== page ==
Figure 1 illustrates the formation of whispering-gallery modes (WGMs) for a dielectric ellipse illuminated by a TM polarized plane wave. The wavenumber k is made dimensionless by multiplying with the mean radius R of the two-dimensional shape. The sharp features in the spectra of Fig. 1 are caused by modes which rely on Fresnel reflection. This can be deduced from the fact that the spectrum becomes more crowded as the refractive index is doubled from n = 1.5 (a) to n = 3 (b); the intuitive reasoning is that a larger set of ray paths acquires high reflectivity as n increases. The more regularly spaced peaks of Fig. 1 (a) can in fact be identified as WGMs: Light circumnavigates the perimeter of the cavity in such a way as to insure TIR during a complete round-trip, i.e., χ>χ

The Mie treatment of circular and spherical micro-objects may serve as starting points for perturbative treatments of resonators whose shape deviates only slightly from rotational symmetry [35], or when objects in the vicinity of the cavity exert a weak influence [36]. Perturbation methods are among the most powerful tools of wave physics, but one must be aware that there are phenomena outside their reach (most apparent when energy denominators diverge). As a simple example, we return to the elliptical resonator [37]. If we assume impenetrable boundaries (of Dirichlet type), it is a classic textbook problem [38] to obtain the WGMs of the ellipse by applying perturbation theory to a circular cavity. The weakness of this approach is revealed when we recall that the modes can be found by an exact separation of variables and fall into two classes: WGMs and beam-like “bouncing-ball” states; in Fig. 2 we illustrate these two classes with slightly more complicated dielectric boundary conditions. Since bouncing-ball modes do not exist in the circle, perturbative expansions for this type of modes can be expected to become problematic, especially when attempting to describe how some modes of the circle lose their WG character under a continuous shape deformation.

The wave solutions shown in Fig. 2 show field intensity extending to the exterior of the cavity because the dielectric interface is “leaky”. In general, such a calculation must be performed numerically; we shall discuss the definition and emission properties of these leaky modes further below, in section 4 For now, we are only concerned with the internal intensity patterns. The reader will recognize a strong similarity between the “bouncing-ball” mode and a higher-order transverse Gauss-Hermite beam; this arises because the ray motion corresponding to this mode is a stable oscillation between the flat sides of the cavity. The analytic transverse form of the bouncing-ball beam in the ellipse is however not a Gaussian, but a Mathieu function. The caption of Fig. 2 gives the linewidth of the two types of modes, indicating that the WG resonance is almost an order of magnitude narrower than the bouncing-ball mode, despite the twofold higher refractive index used in Fig. 2 (b).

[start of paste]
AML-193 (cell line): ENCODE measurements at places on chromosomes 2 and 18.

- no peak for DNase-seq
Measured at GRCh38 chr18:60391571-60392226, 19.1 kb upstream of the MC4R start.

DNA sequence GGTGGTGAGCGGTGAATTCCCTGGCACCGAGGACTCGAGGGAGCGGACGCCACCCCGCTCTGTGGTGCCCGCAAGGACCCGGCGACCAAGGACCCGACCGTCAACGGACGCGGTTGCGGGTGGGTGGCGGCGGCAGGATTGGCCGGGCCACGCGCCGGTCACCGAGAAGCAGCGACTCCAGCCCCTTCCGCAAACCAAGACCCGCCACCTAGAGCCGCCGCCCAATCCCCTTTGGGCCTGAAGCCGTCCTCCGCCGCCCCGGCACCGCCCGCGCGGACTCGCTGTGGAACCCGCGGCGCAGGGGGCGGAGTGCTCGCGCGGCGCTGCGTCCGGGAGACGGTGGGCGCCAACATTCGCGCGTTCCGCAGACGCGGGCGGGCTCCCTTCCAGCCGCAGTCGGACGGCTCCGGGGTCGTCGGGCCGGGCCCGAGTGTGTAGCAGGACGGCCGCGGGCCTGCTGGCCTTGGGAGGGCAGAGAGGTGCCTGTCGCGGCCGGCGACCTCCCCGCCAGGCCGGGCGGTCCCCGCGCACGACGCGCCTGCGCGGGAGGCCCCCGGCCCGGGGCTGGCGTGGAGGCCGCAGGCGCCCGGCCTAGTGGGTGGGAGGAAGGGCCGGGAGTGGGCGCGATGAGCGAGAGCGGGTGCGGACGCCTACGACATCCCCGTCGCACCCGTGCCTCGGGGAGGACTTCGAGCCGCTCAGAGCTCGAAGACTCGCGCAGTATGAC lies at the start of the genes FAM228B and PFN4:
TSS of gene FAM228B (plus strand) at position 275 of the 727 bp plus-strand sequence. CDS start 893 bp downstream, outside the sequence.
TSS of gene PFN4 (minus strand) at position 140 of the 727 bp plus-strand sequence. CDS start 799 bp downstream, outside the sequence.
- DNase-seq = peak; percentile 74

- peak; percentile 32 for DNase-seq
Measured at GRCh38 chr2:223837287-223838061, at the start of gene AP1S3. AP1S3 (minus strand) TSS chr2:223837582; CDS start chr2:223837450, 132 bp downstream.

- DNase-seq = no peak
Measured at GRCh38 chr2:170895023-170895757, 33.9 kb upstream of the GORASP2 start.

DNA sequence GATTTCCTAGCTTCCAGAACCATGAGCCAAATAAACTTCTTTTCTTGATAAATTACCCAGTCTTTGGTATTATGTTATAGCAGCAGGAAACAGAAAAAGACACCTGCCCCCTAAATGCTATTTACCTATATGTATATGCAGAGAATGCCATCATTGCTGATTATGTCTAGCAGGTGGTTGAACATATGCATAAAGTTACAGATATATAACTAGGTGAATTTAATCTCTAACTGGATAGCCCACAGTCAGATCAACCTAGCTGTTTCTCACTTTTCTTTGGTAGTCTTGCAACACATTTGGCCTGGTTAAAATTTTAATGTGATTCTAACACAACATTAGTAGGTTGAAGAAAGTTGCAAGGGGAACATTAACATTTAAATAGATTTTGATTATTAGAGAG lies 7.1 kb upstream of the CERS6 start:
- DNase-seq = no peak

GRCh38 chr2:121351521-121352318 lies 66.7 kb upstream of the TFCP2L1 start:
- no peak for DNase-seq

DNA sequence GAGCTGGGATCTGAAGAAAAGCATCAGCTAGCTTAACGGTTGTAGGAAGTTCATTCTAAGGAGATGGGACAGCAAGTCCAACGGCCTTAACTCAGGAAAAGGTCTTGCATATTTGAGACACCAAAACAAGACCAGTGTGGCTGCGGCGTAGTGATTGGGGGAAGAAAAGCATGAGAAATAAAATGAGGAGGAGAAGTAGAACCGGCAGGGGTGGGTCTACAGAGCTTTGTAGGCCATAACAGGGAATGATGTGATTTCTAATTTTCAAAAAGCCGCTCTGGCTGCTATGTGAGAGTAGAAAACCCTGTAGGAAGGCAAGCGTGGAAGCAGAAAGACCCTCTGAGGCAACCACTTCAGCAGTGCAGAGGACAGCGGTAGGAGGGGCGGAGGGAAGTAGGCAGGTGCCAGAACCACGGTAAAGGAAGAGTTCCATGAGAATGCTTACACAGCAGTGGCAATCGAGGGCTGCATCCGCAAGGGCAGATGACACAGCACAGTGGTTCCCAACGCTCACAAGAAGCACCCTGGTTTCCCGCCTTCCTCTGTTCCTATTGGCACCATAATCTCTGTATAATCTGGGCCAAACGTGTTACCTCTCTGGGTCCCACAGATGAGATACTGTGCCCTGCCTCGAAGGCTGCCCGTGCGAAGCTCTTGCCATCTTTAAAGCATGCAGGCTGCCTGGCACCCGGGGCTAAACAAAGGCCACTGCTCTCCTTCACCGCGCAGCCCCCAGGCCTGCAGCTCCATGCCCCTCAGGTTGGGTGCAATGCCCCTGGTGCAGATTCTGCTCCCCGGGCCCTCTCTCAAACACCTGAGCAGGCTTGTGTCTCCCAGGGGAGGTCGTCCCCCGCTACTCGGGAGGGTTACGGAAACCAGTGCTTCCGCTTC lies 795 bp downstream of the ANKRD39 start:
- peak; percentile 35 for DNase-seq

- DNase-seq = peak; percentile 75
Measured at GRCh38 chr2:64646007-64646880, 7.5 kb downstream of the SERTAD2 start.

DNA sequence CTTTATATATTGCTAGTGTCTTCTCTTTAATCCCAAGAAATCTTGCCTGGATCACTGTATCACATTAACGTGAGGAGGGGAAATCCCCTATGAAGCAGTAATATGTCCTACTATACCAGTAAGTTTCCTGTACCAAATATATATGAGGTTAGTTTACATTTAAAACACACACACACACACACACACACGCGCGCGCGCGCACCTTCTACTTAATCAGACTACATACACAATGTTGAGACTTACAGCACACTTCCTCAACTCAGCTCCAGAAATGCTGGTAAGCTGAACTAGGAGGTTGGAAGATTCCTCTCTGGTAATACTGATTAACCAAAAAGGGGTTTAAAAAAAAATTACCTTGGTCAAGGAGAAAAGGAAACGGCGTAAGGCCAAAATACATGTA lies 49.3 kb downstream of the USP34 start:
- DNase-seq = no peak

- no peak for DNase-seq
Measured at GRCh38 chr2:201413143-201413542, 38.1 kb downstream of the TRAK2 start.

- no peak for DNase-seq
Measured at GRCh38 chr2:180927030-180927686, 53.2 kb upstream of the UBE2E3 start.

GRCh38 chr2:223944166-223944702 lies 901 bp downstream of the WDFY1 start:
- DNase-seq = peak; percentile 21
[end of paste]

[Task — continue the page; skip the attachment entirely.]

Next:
The ellipse has been chosen as an example because it is integrable in the limit of no leakage. Other oval deformations of the circle do not have this simplifying property. However, families of WG ray trajectories have been proven [39] to exist in any sufficiently smooth and oval enclosure, provided that its curvature is nowhere zero. This makes WGMs a very robust phenomenon of general convex oval cavities. Before we discuss in more detail the relation between the ray picture and the internal structure of the resonator modes, we now turn to some general considerations on what allows us to define the modes of an open cavity.

WGMs are not infinitely long-lived even in an ideal dielectric cavity, as we saw in the finite
linewidths of Fig. 1. In fact, for a finite, three-dimensionally confined dielectric body, all
solutions to Eq. (4) are extended to infinity, forming a continuous spectrum. A basis of
eigenfunctions is given by the scattering states, consisting of an incoming wave ψ_{in} that is
elastically scattered by the dielectric microstructure of index n(r) into an outgoing wave ψ_{out}. In
the asymptotic region where n = 1, the relation between incoming and outgoing waves
is mediated by the scattering operator S, known from quantum scattering theory
[40], to which the electromagnetic resonator problem is conceptually analogous.
The S-matrix formalism has long been in use in microwave technology as well as
optics [41]: A matrix representation is obtained by defining basis states |> (|>) in
which the asymptotic incoming (resp., outgoing) fields can be expanded; one has

Only the properties of the index profile, not of the particular incoming wave, enter S.